Electric car specialist Tesla has emphatically denied its vehicles are subject to “unintended acceleration”, claiming the petition tabled yesterday is “completely false” and was started by a financial speculator who would benefit if Tesla’s share price tanked.
A prepared statement on Tesla’s blog overnight said: “There is no ‘unintended acceleration’ in Tesla vehicles. This petition is completely false and was brought by a Tesla short-seller.”
Tesla said it investigates “every single incident where the driver alleges to us that their vehicle accelerated contrary to their input, and in every case where we had the vehicle's data, we confirmed that the car operated as designed".
In other words, Tesla wrote, “the car accelerates if, and only if, the driver told it to do so, and it slows or stops when the driver applies the brake”.
Most unintended acceleration incidents occur when the driver mistakes the brake pedal for the accelerator, a problem that is happening more frequently, especially among older drivers as they begin to lose their faculties.
“While accidents caused by a mistaken press of the accelerator pedal have been alleged for nearly every make and model of vehicle on the road, the accelerator pedals in Model S, X and 3 vehicles have two independent position sensors, and if there is any error, the system defaults to cut off motor torque,” the Tesla statement said.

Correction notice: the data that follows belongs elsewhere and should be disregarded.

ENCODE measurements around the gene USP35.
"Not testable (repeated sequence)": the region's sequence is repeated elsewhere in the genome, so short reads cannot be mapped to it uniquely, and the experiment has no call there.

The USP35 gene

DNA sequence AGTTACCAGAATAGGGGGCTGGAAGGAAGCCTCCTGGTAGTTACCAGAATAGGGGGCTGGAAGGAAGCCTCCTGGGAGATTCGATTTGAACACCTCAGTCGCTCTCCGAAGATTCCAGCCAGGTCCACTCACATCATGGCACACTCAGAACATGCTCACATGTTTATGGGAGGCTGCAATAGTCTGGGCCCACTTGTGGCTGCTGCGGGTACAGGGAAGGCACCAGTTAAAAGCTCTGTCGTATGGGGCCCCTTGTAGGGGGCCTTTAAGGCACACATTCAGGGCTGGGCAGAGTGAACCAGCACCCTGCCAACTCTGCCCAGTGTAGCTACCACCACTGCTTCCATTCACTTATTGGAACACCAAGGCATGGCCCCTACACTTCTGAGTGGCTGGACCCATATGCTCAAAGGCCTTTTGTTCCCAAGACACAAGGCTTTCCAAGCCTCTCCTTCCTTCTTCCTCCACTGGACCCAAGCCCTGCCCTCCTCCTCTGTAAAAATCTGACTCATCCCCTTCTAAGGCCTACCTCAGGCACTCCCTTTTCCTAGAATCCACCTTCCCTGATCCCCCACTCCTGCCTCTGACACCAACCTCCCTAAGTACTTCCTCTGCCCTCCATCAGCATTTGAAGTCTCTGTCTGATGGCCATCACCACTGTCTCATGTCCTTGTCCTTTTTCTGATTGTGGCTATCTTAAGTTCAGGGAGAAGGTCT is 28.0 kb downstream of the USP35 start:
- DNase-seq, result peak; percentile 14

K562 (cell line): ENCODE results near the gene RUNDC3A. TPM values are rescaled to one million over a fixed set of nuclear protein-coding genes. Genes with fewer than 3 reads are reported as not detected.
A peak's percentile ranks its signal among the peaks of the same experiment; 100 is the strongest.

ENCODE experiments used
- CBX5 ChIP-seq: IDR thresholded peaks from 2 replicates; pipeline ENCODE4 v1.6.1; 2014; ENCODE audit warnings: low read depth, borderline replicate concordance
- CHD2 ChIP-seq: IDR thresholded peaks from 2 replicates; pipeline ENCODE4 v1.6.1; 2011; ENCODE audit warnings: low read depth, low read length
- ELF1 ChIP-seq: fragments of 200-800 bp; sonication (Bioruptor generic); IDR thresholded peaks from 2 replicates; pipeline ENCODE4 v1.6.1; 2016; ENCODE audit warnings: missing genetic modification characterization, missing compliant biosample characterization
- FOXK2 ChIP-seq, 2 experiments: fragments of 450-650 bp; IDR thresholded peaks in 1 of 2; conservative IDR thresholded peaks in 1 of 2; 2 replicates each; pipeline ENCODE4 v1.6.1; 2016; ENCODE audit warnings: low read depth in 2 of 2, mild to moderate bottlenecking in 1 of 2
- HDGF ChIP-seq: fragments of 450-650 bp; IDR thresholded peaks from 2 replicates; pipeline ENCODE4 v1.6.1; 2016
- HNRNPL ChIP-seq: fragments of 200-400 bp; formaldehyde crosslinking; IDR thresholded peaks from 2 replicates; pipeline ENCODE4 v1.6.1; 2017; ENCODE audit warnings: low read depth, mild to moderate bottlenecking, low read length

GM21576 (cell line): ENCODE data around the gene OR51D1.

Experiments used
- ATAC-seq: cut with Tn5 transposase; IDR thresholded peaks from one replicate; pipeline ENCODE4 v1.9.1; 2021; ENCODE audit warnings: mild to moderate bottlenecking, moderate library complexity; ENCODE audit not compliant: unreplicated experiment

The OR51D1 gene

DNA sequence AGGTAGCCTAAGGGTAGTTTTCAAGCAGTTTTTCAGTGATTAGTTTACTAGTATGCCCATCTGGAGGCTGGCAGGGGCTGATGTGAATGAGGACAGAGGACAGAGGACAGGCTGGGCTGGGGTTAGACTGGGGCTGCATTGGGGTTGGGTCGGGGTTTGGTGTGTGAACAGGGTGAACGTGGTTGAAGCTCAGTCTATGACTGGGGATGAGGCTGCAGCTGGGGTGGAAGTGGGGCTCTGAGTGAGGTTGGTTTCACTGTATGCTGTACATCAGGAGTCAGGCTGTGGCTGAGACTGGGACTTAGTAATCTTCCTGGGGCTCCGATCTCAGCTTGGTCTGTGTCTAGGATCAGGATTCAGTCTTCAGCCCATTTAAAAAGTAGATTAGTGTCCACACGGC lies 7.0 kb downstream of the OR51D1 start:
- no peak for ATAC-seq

“Likewise, applying the brake pedal simultaneously with the accelerator pedal will override the accelerator pedal input and cut off motor torque, and regardless of the torque, sustained braking will stop the car,” the Tesla statement continued.
The company said it also uses the “Autopilot sensor suite” to detect “potential pedal misapplications and cut torque to mitigate or prevent accidents when we’re confident the driver’s input was unintentional”.
Tesla says each system is “independent and records data, so we can examine exactly what happened”.
Yesterday, the Reuters news agency reported that the National Highway Traffic Safety Administration (NHTSA) would review a petition which cited 127 consumer complaints to the agency involving 123 separate vehicles. The complaints reportedly included 110 crashes and 52 injuries covering the 2012-19 Tesla Model S, 2016-19 Model X and 2018-19 Model 3.
The petition had also called on NHTSA to issue a recall for a total of 500,000 vehicles.
Despite the assertions of the petition tabled yesterday, Tesla said in its statement: “We are transparent with NHTSA, and routinely review customer complaints of unintended acceleration with them. Over the past several years, we discussed with NHTSA the majority of the complaints alleged in the petition. In every case we reviewed with them, the data proved the vehicle functioned properly.”